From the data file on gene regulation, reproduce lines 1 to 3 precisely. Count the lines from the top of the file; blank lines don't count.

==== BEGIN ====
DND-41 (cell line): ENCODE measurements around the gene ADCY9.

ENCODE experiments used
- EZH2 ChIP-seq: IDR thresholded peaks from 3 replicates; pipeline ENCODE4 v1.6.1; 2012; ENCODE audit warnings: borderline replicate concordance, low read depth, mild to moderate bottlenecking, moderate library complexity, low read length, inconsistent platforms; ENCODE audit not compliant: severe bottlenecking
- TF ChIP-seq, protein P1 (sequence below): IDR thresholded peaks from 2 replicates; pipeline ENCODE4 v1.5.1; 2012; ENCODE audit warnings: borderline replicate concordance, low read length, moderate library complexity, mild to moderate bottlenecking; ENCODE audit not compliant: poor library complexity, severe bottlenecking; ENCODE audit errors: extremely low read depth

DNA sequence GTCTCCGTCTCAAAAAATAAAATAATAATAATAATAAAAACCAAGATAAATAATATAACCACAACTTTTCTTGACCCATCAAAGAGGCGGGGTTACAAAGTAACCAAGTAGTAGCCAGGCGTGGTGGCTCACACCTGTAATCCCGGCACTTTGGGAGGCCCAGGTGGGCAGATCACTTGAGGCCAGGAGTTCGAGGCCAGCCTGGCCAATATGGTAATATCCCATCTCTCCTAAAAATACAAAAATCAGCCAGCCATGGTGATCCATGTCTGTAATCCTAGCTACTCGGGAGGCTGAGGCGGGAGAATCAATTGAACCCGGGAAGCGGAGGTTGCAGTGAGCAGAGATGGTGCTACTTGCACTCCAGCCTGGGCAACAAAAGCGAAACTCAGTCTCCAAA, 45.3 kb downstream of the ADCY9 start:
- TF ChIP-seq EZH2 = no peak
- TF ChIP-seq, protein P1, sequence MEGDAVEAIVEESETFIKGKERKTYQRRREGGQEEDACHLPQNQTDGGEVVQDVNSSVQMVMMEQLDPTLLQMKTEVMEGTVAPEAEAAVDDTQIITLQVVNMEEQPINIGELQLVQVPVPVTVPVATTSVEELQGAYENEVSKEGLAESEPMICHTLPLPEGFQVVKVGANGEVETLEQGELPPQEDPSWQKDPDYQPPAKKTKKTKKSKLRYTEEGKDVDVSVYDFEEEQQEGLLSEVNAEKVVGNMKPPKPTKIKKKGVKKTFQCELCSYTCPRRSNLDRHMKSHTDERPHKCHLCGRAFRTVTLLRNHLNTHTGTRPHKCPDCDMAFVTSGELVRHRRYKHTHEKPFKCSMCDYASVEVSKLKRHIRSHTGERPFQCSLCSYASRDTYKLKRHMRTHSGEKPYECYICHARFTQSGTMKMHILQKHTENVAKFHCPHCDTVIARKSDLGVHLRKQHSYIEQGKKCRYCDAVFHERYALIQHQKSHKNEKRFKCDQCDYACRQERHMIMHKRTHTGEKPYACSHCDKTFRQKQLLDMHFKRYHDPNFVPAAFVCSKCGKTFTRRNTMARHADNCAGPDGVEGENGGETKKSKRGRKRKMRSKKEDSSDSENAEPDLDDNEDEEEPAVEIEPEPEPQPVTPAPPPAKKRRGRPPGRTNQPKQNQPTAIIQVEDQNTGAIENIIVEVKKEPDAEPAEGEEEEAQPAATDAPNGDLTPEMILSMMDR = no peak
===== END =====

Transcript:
DND-41 (cell line): ENCODE measurements around the gene ADCY9.

ENCODE experiments used
- EZH2 ChIP-seq: IDR thresholded peaks from 3 replicates; pipeline ENCODE4 v1.6.1; 2012; ENCODE audit warnings: borderline replicate concordance, low read depth, mild to moderate bottlenecking, moderate library complexity, low read length, inconsistent platforms; ENCODE audit not compliant: severe bottlenecking